Blair Jenkins: This would be a matter for discussion and agreement between the Scottish and Westminster governments. In terms of military hardware, there would be a division of assets in the same way that other assets will need to be reallocated.  The division of personnel would be a mixed question of negotiation and personal choice – some might choose to stay with UK forces, other will want to switch. I believe an independent Scotland would focus defence policy on the security of Scotland – that is not what happens now.  For example, the decision by the UK Government to scrap the Nimrod maritime surveillance aircraft programme (after spending £3.8 billion), was criticised by former defence chiefs and politicians as leaving a massive capability gap  – certainly not in the interests of a country with so much coastline and with such significant assets located in the North Sea. We would likely adopt a defence profile similar to countries such as Denmark, Sweden or Norway and we would continue to work in partnership with other nations over defence – just as our neighbours train, procure and share facilities together.  As an independent country, we could make different decisions on whether we took part in operations such as Iraq and Afghanistan.  But countries such as Sweden, Denmark and Norway have been active and influential in places such as Libya.  And, of course, we would see an end to nuclear weapons on the Clyde.   The Scottish Government has proposed using the Faslane naval base as our joint force headquarters (army, navy and RAF) as well as our main conventional naval base.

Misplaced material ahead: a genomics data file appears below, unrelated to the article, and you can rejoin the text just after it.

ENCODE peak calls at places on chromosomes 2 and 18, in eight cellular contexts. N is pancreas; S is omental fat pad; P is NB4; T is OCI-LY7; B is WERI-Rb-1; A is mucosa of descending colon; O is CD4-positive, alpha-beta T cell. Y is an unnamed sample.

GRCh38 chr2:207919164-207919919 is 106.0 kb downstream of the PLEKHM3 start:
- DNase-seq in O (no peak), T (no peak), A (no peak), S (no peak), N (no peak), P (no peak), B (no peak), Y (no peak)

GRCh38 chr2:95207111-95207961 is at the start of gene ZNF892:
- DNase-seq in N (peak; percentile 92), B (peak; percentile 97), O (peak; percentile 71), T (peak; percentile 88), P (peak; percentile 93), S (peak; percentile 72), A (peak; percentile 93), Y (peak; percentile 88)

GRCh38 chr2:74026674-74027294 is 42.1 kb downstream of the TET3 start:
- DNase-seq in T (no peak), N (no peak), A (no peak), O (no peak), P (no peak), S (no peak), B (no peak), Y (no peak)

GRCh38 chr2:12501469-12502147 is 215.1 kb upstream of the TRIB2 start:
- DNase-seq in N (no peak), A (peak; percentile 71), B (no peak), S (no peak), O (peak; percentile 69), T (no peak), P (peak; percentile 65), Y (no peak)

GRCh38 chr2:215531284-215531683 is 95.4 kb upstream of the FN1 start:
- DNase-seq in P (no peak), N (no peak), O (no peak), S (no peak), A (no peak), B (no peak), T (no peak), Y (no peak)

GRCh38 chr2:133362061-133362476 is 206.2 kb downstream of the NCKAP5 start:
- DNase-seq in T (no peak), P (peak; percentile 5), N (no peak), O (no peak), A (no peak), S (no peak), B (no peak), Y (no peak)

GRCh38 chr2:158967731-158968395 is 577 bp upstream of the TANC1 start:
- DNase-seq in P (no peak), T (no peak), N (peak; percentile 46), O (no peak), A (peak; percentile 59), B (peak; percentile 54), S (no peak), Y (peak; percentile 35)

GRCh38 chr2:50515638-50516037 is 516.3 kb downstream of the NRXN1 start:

Guardian: As EU citizens, English, Northern Irish and Welsh students would be entitled to the same free tuition fees as other non-UK EU citizens, what will Scottish independence mean for university fees?

Blair Jenkins: The current Scottish Government has a strong commitment to free education.  That would indeed have implications on independence, as students from the rUK (as “EU students”) would then be entitled to the same treatment when they came to study here.  That will be for the Scottish Government to address.  However, the key point is that it is Scotland which is in the European mainstream that provides free (or nearly free) higher and further education.  As recently as March of last year, a House of Commons library briefing concluded “Most EU [and EEA] students pay no tuition fees, or low tuition fees”. Austria, Denmark, Norway and Finland are all countries that have rejected tuition fees.